29 April 2021

After Orbán

A democratically-established constitution could solve the crises of the rule of law

The new authoritarian regimes effectively cloak themselves in their constitutional-looking clichés. These not only serve to legitimize dictatorial rule, for a time, but also obscure paths forward to rebuild democracy and the rule of law. Hungary is currently a model state for the relativization of the rule of law, using it as a political tool of obfuscation.

With a view to the 2022 elections, there is a serious contradiction in Hungarian public opinion: For one, there seems to be a consensus that a change of government will not be enough, and that Hungary needs some kind of regime change, the abolition of the NER (“System of National Cooperation” is the ideological self-designation of the regime, see Kovács & Trencsényi (eds.), Brave New Hungary. Mapping the “System of National Cooperation”). For another, there is no consensus on what a small parliamentary majority (not two-thirds!) should do with the Basic Law. There should be a regime change, but the Basic Law should not be touched – this will not work.

Currently, the logic that a parliamentary majority makes the constitution with the seats won after the election rules. Even bona fide ‚regime changers‘ identify constitution-making with parliamentary decision-making. Even with a two-thirds majority, it is worth abandoning this logic. The alternative becomes clear if we look at the current context, from which constraints arise: In any case, it is necessary to get rid of the present constitution.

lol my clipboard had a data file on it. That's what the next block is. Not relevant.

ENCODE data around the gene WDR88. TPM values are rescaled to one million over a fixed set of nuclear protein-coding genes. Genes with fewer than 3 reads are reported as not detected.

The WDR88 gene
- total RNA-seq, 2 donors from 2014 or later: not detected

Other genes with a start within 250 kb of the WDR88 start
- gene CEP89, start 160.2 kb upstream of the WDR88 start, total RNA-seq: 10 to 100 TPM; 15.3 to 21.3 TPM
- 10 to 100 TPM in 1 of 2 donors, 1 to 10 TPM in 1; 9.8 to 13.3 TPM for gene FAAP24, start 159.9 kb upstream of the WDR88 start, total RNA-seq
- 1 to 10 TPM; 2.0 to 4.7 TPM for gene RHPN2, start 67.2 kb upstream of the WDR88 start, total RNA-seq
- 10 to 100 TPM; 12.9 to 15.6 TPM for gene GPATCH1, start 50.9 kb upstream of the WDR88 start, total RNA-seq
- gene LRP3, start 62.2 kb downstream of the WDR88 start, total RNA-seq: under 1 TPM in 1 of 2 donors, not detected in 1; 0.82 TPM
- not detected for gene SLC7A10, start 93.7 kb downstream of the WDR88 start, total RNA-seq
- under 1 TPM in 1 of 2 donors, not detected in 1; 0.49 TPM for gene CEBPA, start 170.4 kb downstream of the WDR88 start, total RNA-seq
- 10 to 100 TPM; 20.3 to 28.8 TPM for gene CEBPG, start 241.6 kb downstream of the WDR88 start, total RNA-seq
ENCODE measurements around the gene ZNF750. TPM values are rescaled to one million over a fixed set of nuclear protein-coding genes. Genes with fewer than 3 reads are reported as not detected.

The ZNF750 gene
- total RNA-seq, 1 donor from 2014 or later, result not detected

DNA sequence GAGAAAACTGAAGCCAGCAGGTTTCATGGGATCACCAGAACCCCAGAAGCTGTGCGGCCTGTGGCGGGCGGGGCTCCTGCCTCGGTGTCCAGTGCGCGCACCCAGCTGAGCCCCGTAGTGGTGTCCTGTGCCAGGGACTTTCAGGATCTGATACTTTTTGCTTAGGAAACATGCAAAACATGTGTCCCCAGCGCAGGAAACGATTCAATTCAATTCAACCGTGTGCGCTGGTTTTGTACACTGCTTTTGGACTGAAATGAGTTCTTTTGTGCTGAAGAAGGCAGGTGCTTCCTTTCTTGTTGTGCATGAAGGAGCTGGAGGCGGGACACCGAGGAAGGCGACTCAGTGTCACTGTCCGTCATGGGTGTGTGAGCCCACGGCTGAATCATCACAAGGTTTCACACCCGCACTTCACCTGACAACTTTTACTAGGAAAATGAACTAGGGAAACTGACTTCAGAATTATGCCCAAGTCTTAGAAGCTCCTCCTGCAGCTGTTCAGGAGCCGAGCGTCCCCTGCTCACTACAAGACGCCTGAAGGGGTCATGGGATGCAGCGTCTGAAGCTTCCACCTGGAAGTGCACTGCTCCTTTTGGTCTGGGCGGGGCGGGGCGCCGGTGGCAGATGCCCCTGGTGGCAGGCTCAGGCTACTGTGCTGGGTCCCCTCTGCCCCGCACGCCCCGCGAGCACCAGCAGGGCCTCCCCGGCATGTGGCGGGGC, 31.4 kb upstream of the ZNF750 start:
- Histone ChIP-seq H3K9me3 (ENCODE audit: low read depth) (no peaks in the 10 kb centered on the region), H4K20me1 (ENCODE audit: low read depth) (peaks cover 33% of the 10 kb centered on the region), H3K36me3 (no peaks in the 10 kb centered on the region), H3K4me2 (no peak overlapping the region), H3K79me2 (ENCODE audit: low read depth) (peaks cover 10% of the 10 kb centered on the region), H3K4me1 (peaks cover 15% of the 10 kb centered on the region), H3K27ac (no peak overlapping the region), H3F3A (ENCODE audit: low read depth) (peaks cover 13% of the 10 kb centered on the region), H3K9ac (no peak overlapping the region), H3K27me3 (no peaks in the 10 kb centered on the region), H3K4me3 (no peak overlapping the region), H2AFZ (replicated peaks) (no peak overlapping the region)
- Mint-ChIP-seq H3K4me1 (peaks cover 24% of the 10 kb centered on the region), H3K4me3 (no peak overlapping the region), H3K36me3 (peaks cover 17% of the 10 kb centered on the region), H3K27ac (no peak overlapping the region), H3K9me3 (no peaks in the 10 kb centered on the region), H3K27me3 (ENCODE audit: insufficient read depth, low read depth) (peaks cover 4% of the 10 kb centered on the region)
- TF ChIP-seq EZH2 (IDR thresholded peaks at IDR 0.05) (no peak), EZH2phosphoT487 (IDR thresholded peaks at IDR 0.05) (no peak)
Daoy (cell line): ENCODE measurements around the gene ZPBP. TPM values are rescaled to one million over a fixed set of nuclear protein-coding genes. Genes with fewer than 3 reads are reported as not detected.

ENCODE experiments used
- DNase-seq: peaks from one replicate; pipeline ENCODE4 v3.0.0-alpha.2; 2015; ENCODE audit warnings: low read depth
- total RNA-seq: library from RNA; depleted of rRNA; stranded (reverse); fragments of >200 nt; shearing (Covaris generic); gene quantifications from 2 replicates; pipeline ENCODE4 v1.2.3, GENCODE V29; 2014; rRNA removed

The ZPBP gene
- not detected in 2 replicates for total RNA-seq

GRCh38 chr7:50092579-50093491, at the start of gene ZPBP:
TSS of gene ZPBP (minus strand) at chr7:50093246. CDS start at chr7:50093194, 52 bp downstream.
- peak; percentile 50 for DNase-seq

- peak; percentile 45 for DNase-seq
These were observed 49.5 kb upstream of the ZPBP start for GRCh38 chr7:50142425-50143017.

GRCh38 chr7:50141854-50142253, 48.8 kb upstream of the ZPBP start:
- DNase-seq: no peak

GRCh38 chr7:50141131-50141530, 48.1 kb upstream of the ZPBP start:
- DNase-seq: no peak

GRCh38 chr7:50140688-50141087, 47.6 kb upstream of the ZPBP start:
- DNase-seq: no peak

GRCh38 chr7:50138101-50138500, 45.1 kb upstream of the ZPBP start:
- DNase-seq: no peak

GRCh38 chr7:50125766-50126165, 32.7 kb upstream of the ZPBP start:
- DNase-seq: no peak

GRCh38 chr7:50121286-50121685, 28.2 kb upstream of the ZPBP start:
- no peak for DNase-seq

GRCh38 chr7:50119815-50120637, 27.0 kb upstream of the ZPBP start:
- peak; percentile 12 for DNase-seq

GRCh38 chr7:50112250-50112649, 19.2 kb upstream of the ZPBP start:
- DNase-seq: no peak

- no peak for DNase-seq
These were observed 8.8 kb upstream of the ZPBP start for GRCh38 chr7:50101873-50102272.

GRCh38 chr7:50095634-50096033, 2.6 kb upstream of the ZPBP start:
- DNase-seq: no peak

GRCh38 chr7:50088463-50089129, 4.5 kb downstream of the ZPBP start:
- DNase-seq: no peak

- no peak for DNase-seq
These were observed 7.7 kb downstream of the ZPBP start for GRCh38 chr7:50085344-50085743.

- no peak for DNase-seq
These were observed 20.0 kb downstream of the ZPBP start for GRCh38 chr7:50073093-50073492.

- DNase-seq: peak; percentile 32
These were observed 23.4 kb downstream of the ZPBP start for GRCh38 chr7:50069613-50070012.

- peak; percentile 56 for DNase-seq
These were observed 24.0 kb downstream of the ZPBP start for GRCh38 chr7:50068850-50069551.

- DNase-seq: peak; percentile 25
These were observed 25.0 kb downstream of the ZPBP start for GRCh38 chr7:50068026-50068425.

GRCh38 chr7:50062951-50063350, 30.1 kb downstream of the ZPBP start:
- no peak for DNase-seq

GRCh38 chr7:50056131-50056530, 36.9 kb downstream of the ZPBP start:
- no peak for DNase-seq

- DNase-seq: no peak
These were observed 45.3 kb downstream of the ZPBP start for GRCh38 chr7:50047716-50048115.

Neverending story?

At the moment, even with the persistence of a democratic opposition coalition, it is doubtful that the Fidesz regime will end as a result of elections. Firstly, because of the disproportionality of the electoral system, the monolithic political composition of the electoral decision-making bodies and the presumed bias of the Curia (High Court of Hungary). Secondly, because the propagandistic mode of the government media system (partly public service media, partly owned by allies) is inherently a serious handicap to non-pro-government arguments and reality. These are only two facets – one could go on and on about what makes the fairness of elections illusory.

For now, let us concentrate on the other type of endlessness! The regime has deliberately set itself up to reduce political elections to an irrelevant moment, so that it need not fear losing power even if it loses the elections. This is the ultimate denial of democracy: total disregard for the will of the electorate. A democratic coalition government of the future, formed with a small majority, will be unable to govern permanently, because the institutions and cadres of the once-governing Fidesz will obstruct most of the essential government decisions and parliamentary laws by all means. No one can expect consensual logic and political neutrality from an organization that has never exercised autonomy.